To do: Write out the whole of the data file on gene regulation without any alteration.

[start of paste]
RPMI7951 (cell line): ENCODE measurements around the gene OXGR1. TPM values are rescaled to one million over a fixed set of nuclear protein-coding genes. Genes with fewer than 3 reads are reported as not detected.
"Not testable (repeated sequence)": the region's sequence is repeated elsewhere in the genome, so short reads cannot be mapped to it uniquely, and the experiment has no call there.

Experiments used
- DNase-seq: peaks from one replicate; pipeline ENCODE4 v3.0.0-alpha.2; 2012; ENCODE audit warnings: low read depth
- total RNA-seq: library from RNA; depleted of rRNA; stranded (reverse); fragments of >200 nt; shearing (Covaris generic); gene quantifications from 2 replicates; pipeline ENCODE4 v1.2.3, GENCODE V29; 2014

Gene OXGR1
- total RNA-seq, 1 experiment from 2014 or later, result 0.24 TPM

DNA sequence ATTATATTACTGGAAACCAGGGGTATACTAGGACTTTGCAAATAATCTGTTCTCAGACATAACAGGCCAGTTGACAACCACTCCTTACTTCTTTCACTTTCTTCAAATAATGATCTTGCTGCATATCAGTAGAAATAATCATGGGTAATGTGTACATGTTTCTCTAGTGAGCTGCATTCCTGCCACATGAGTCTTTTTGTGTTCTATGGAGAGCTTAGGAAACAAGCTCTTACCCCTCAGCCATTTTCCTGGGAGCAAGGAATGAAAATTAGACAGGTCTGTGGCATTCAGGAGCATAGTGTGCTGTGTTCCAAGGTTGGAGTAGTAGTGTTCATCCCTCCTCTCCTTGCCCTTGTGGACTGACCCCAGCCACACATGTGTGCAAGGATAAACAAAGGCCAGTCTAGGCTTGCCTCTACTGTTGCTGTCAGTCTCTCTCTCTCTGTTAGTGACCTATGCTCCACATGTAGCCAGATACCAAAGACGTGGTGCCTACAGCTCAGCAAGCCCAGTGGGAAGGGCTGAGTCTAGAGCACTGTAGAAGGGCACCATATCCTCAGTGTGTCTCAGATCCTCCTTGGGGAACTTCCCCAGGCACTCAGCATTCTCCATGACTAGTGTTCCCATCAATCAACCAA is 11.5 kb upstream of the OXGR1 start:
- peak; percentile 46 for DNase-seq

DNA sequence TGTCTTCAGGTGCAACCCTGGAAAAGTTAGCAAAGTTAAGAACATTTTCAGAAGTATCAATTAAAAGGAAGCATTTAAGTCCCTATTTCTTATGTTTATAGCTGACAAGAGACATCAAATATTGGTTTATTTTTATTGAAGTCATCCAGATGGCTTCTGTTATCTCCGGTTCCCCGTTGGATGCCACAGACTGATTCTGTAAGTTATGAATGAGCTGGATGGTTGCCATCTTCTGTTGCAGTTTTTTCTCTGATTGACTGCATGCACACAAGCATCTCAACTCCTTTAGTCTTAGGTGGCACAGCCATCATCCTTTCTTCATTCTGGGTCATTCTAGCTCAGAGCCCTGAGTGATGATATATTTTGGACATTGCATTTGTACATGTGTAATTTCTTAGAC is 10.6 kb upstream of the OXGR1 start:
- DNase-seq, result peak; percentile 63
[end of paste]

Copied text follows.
RPMI7951 (cell line): ENCODE measurements around the gene OXGR1. TPM values are rescaled to one million over a fixed set of nuclear protein-coding genes. Genes with fewer than 3 reads are reported as not detected.
"Not testable (repeated sequence)": the region's sequence is repeated elsewhere in the genome, so short reads cannot be mapped to it uniquely, and the experiment has no call there.

Experiments used
- DNase-seq: peaks from one replicate; pipeline ENCODE4 v3.0.0-alpha.2; 2012; ENCODE audit warnings: low read depth
- total RNA-seq: library from RNA; depleted of rRNA; stranded (reverse); fragments of >200 nt; shearing (Covaris generic); gene quantifications from 2 replicates; pipeline ENCODE4 v1.2.3, GENCODE V29; 2014

Gene OXGR1
- total RNA-seq, 1 experiment from 2014 or later, result 0.24 TPM

DNA sequence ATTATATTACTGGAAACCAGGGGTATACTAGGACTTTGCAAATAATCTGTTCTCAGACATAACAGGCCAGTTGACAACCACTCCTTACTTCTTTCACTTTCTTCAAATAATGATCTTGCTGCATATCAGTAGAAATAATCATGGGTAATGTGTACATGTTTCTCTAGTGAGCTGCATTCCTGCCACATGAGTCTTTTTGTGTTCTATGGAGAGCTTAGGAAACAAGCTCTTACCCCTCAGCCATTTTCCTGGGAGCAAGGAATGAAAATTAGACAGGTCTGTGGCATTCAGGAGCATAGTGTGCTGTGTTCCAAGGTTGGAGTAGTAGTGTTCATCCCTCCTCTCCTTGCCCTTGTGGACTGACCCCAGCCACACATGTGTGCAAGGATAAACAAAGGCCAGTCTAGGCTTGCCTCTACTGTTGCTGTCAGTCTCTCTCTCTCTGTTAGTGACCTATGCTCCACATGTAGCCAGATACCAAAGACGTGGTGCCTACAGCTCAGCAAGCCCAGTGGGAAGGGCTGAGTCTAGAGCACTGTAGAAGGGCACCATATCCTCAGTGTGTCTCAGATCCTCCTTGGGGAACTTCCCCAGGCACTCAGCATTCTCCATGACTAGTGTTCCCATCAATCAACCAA is 11.5 kb upstream of the OXGR1 start:
- peak; percentile 46 for DNase-seq

DNA sequence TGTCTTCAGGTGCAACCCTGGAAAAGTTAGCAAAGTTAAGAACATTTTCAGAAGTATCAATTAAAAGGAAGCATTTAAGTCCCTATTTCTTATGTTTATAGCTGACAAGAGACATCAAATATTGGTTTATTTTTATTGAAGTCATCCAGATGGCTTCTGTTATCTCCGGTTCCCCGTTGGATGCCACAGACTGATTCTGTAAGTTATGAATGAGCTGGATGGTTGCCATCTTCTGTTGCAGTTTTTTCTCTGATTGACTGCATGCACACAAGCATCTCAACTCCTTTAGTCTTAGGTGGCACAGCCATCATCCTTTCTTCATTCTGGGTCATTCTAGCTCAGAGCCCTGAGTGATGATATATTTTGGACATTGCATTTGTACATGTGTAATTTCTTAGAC is 10.6 kb upstream of the OXGR1 start:
- DNase-seq, result peak; percentile 63